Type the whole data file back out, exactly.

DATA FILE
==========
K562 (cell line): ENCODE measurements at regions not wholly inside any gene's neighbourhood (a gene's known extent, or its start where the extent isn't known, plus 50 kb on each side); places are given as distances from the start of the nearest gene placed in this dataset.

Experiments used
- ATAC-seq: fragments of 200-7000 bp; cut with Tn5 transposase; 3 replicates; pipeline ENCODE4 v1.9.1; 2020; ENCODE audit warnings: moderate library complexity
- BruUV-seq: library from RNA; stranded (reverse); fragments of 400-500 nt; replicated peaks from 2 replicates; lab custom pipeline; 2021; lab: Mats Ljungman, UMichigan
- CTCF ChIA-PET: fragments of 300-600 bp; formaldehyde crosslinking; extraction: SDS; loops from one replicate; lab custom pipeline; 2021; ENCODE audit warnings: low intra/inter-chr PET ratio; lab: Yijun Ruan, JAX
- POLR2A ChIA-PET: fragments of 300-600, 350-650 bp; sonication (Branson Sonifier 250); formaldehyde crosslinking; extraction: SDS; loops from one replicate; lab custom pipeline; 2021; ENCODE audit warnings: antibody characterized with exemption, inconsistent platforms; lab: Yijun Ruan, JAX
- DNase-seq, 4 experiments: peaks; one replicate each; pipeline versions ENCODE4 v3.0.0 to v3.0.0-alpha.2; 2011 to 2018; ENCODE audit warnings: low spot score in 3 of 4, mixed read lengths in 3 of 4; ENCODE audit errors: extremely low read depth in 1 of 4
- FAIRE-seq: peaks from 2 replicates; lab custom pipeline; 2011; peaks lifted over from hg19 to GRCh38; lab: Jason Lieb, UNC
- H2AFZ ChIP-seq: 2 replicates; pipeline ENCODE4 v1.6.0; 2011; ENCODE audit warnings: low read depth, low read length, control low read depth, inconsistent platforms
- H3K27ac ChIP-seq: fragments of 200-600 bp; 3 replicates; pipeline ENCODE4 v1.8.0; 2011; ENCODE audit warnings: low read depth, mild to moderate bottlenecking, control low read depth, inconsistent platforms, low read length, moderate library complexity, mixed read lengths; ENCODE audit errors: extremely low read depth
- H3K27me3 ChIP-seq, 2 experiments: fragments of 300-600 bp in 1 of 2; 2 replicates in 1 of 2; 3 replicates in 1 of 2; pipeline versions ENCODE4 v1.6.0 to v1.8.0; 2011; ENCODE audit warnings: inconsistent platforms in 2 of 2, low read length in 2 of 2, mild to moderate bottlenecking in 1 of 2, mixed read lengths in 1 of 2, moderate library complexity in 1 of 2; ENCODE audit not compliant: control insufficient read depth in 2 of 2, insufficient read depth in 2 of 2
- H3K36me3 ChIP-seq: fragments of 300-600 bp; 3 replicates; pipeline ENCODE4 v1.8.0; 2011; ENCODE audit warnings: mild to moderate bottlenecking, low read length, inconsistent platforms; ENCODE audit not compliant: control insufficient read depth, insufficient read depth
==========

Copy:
K562 (cell line): ENCODE measurements at regions not wholly inside any gene's neighbourhood (a gene's known extent, or its start where the extent isn't known, plus 50 kb on each side); places are given as distances from the start of the nearest gene placed in this dataset.

Experiments used
- ATAC-seq: fragments of 200-7000 bp; cut with Tn5 transposase; 3 replicates; pipeline ENCODE4 v1.9.1; 2020; ENCODE audit warnings: moderate library complexity
- BruUV-seq: library from RNA; stranded (reverse); fragments of 400-500 nt; replicated peaks from 2 replicates; lab custom pipeline; 2021; lab: Mats Ljungman, UMichigan
- CTCF ChIA-PET: fragments of 300-600 bp; formaldehyde crosslinking; extraction: SDS; loops from one replicate; lab custom pipeline; 2021; ENCODE audit warnings: low intra/inter-chr PET ratio; lab: Yijun Ruan, JAX
- POLR2A ChIA-PET: fragments of 300-600, 350-650 bp; sonication (Branson Sonifier 250); formaldehyde crosslinking; extraction: SDS; loops from one replicate; lab custom pipeline; 2021; ENCODE audit warnings: antibody characterized with exemption, inconsistent platforms; lab: Yijun Ruan, JAX
- DNase-seq, 4 experiments: peaks; one replicate each; pipeline versions ENCODE4 v3.0.0 to v3.0.0-alpha.2; 2011 to 2018; ENCODE audit warnings: low spot score in 3 of 4, mixed read lengths in 3 of 4; ENCODE audit errors: extremely low read depth in 1 of 4
- FAIRE-seq: peaks from 2 replicates; lab custom pipeline; 2011; peaks lifted over from hg19 to GRCh38; lab: Jason Lieb, UNC
- H2AFZ ChIP-seq: 2 replicates; pipeline ENCODE4 v1.6.0; 2011; ENCODE audit warnings: low read depth, low read length, control low read depth, inconsistent platforms
- H3K27ac ChIP-seq: fragments of 200-600 bp; 3 replicates; pipeline ENCODE4 v1.8.0; 2011; ENCODE audit warnings: low read depth, mild to moderate bottlenecking, control low read depth, inconsistent platforms, low read length, moderate library complexity, mixed read lengths; ENCODE audit errors: extremely low read depth
- H3K27me3 ChIP-seq, 2 experiments: fragments of 300-600 bp in 1 of 2; 2 replicates in 1 of 2; 3 replicates in 1 of 2; pipeline versions ENCODE4 v1.6.0 to v1.8.0; 2011; ENCODE audit warnings: inconsistent platforms in 2 of 2, low read length in 2 of 2, mild to moderate bottlenecking in 1 of 2, mixed read lengths in 1 of 2, moderate library complexity in 1 of 2; ENCODE audit not compliant: control insufficient read depth in 2 of 2, insufficient read depth in 2 of 2
- H3K36me3 ChIP-seq: fragments of 300-600 bp; 3 replicates; pipeline ENCODE4 v1.8.0; 2011; ENCODE audit warnings: mild to moderate bottlenecking, low read length, inconsistent platforms; ENCODE audit not compliant: control insufficient read depth, insufficient read depth